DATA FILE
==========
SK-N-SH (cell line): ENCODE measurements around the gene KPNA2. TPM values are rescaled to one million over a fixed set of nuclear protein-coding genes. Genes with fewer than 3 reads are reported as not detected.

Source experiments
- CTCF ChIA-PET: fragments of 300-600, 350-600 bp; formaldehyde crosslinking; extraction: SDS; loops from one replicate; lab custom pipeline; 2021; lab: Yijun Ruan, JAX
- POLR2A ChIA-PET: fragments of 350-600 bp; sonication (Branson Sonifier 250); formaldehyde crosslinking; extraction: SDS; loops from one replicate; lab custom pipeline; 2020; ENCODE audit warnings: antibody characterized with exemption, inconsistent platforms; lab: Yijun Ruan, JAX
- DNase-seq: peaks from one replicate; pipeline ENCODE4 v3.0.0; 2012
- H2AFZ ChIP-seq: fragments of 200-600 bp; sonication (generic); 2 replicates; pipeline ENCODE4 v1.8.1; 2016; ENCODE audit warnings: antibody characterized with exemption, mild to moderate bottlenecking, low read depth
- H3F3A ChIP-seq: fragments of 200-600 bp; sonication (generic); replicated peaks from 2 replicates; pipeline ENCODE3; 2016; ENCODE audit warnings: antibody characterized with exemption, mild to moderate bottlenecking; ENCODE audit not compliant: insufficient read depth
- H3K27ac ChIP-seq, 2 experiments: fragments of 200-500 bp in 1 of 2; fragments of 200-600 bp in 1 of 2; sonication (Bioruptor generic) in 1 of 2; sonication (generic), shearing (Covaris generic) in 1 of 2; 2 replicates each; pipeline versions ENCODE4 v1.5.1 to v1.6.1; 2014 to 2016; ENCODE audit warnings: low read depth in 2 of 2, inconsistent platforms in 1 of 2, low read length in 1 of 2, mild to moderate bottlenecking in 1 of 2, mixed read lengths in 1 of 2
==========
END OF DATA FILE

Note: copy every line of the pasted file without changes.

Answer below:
SK-N-SH (cell line): ENCODE measurements around the gene KPNA2. TPM values are rescaled to one million over a fixed set of nuclear protein-coding genes. Genes with fewer than 3 reads are reported as not detected.

Source experiments
- CTCF ChIA-PET: fragments of 300-600, 350-600 bp; formaldehyde crosslinking; extraction: SDS; loops from one replicate; lab custom pipeline; 2021; lab: Yijun Ruan, JAX
- POLR2A ChIA-PET: fragments of 350-600 bp; sonication (Branson Sonifier 250); formaldehyde crosslinking; extraction: SDS; loops from one replicate; lab custom pipeline; 2020; ENCODE audit warnings: antibody characterized with exemption, inconsistent platforms; lab: Yijun Ruan, JAX
- DNase-seq: peaks from one replicate; pipeline ENCODE4 v3.0.0; 2012
- H2AFZ ChIP-seq: fragments of 200-600 bp; sonication (generic); 2 replicates; pipeline ENCODE4 v1.8.1; 2016; ENCODE audit warnings: antibody characterized with exemption, mild to moderate bottlenecking, low read depth
- H3F3A ChIP-seq: fragments of 200-600 bp; sonication (generic); replicated peaks from 2 replicates; pipeline ENCODE3; 2016; ENCODE audit warnings: antibody characterized with exemption, mild to moderate bottlenecking; ENCODE audit not compliant: insufficient read depth
- H3K27ac ChIP-seq, 2 experiments: fragments of 200-500 bp in 1 of 2; fragments of 200-600 bp in 1 of 2; sonication (Bioruptor generic) in 1 of 2; sonication (generic), shearing (Covaris generic) in 1 of 2; 2 replicates each; pipeline versions ENCODE4 v1.5.1 to v1.6.1; 2014 to 2016; ENCODE audit warnings: low read depth in 2 of 2, inconsistent platforms in 1 of 2, low read length in 1 of 2, mild to moderate bottlenecking in 1 of 2, mixed read lengths in 1 of 2